Three of the six upscale sedans tested for the June issue of Consumer Reports, the Infiniti G35, Lexus ES350, and Nissan Maxima, posted "Excellent" overall ratings. It’s rare for so many cars to be scored so highly in a monthly test group.
The top-scoring and sporty G35 now ranks as the best car tested by Consumer Reports in the Upscale Sedan category, outpointing the previously- tested Acura TL. The quiet and comfortable E350 came in very close behind the G35. The Maxima rated somewhat lower overall, though still achieving an Excellent overall road test score.
The test group brought together a total of six very different sedans in the $30,000 to $40,000 range, with varying blends of sportiness and opulence. The more posh models tend to be quieter, have more interior space and ride more smoothly. Sporty models usually have less room inside, ride firmly and handle more nimbly.
The three other vehicles rounding out the group, the Lincoln MKZ, Buick Lucerne, and Saab 9-5, all achieved "Very Good" overall ratings. The MKZ was previously called the Zephyr.
Testing for this group of vehicles was completed earlier this year so that the overall ratings could be included in Consumer Reports’ Annual April Auto Issue. The G35 was named as CR’s Top Pick in the Upscale Sedans classification for 2007 in that issue. Its stable mate, the bigger and more luxurious M35, is a Top Pick in the Luxury Sedan category.
"The G35 is quick, agile, and sporty," said David Champion, senior director of Consumer Reports Auto Test Center in East Haddam, Connecticut. "It’s a driver’s car that is pleasantly refined and rides comfortably. But both the cockpit and rear seat are snug and the trunk is small." The G35 was extensively updated for 2007. Consumer Reports tested both rear-wheel, and all-wheel-drive versions of the sedan as part of this test group. The all-wheel-drive G35X is just as good with a slight loss in fuel economy and a $2,000 higher sticker price-$39,400 Manufacturer’s Suggested Retail Price as tested. The G35 is nimble in routine handling. On the track, the G35 handled like a sports car with high and predictable cornering limits. The 306-hp 3.5-liter V6 engine is smooth and refined, with stronger performance than some V8s. The rear-wheel-drive version achieved 19 mpg overall on premium fuel in CR’s fuel economy tests, one mpg better than the AWD model. The five-speed automatic transmission is responsive and downshifts quickly. Braking performance is excellent, with short, controlled stops.
With a very comfortable ride, quiet interior, and lavish amenities, the ES provides a big luxury car feel and refinement in a trimmer package. It is quick yet relatively fuel efficient. Agility is not a strong suit, and the ES is not even remotely fun to drive. The ES350 ($41,289 MSRP as tested) is equipped with a 272-hp, 3.5-liter V6 engine that is smooth and responsive. It delivers both quick acceleration and a good 23 mpg overall on premium fuel. The smooth and refined six-speed automatic transmission optimizes throttle response and economy by keeping engine speed down while cruising. The brakes perform very well, with short, well-controlled stops.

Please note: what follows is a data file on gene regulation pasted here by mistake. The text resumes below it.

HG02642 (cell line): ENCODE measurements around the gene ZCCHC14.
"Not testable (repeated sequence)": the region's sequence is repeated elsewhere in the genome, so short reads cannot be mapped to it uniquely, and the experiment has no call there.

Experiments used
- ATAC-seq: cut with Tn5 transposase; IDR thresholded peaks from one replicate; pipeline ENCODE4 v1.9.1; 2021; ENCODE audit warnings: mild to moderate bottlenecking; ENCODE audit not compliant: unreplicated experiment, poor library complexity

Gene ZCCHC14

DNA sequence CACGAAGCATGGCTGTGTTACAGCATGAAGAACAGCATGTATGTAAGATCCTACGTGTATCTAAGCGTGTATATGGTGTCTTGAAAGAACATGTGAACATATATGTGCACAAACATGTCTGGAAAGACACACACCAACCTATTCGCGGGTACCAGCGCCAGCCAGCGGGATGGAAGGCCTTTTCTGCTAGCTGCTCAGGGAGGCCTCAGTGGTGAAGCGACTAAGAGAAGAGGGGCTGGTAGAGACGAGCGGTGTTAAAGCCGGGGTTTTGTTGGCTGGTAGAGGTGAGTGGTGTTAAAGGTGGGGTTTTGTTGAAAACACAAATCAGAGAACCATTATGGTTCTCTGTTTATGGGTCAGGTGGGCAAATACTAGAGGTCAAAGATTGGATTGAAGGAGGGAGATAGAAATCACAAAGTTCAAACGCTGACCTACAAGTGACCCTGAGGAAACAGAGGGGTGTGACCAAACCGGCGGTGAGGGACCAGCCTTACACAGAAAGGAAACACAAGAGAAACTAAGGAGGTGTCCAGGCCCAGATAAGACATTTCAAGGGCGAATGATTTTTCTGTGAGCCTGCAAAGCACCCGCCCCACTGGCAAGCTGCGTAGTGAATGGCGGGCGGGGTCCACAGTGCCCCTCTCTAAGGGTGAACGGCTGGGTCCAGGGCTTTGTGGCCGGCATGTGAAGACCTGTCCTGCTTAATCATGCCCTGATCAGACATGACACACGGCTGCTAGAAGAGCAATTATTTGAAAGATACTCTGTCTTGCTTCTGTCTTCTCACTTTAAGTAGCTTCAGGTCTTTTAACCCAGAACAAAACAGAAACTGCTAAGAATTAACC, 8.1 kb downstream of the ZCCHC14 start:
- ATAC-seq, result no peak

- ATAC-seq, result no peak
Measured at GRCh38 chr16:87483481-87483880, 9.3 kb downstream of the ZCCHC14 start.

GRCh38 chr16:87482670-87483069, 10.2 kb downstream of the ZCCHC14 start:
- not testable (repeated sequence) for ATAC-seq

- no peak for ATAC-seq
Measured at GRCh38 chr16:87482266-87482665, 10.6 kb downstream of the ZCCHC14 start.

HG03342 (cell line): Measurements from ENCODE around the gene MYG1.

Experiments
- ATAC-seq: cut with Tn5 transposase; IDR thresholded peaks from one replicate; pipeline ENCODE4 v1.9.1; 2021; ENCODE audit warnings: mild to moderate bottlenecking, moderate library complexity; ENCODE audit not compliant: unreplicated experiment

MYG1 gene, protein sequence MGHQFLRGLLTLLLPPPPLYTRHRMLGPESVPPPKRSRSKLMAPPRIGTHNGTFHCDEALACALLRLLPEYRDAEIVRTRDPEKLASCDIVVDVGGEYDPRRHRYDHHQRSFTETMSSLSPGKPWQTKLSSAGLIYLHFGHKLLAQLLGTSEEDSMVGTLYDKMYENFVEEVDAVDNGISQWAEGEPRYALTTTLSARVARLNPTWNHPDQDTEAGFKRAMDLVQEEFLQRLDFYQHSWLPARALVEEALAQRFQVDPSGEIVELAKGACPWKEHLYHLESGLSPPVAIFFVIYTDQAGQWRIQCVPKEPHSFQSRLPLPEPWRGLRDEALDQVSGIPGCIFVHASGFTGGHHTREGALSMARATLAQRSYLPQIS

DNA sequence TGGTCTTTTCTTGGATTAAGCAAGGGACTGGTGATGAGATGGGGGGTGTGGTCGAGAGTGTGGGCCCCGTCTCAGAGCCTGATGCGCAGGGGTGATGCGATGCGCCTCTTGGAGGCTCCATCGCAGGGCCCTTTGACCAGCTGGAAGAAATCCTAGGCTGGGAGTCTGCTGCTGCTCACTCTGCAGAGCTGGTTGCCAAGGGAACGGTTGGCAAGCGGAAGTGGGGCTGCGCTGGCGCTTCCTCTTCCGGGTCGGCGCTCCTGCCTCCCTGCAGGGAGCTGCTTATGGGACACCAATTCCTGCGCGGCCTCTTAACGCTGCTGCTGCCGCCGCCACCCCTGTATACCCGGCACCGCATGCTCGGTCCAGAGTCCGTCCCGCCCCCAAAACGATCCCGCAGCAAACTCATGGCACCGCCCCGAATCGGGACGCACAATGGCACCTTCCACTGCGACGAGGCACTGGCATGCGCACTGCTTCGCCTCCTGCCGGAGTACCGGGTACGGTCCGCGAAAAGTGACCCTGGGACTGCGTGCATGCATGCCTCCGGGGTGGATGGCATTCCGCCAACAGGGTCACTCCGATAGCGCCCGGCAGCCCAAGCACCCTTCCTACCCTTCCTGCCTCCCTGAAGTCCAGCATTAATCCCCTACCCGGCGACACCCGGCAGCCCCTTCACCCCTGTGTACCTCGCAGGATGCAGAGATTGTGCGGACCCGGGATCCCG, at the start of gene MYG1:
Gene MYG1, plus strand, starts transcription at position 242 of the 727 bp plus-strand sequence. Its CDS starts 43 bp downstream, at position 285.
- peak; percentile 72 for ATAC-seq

The freshened Nissan Maxima has a roomy interior, logical controls, and quick acceleration. However, the ride is ordinary, handling is not agile, and the turning circle is wide. In some ways, the less expensive Altima is a better car. The Maxima 3.5 SL ($33,715 MSRP as tested) is equipped with a 255- hp, 3.5-liter V6 that delivers smooth and strong performance. The continuously variable transmission is extremely smooth and helps improve fuel economy. Stopping distances are very good from 60 mph on dry pavement, but were significantly longer in the wet.
Like its Ford Fusion/Mercury Milan siblings, the MKZ is a good car. But the Lincoln does not stand out in the upscale category. A new engine is more powerful without sacrificing fuel economy, and the ride is comfortable and quiet. Overall, the MKZ doesn’t offer much more substance than the less expensive Fusion or Milan. Stability control is almost universal in this class, but the MKZ does not offer it. The MKZ ($32,675 MSRP as tested) comes with a 263-hp, 3.5-liter V6 that is refined and strong. The six-speed automatic transmission shifts smoothly. The brakes perform well.
The Luzerne CXS V8 is a quicker and more refined version of the Lucerne CXL V6 tested by Consumer Reports last August. Its standard stability control, better brakes, improved handling and ride control, and V8 power help it score considerably better than the CXL. The CXS ($38,935 MSRP as tested) is powered by a 275-hp, 4.6-liter V8 that delivers strong acceleration and is noticeably smoother than the coarse V6 in the less expensive Lucerne CXL. The four-speed transmission is smooth and responsive. Braking distances are reasonably short.
Dating back to 1998, the Saab 9-5 has seen only mild tweaks since then — the latest in 2006. The aging design was evident in CR’s battery of tests, in which the 9-5 fell short of the competition. It is neither sporty nor particularly luxurious and refined. It performs well enough overall, but lacks polish. The 9-5 ($38,635 MSRP as tested) is equipped with a 260-hp, turbocharged, 2.3-liter four-cylinder engine that delivers lively acceleration-though it’s not as responsive as that from competing V6 powerplants. The five-speed automatic transmission shifts smoothly but could be more responsive. Braking performance is excellent.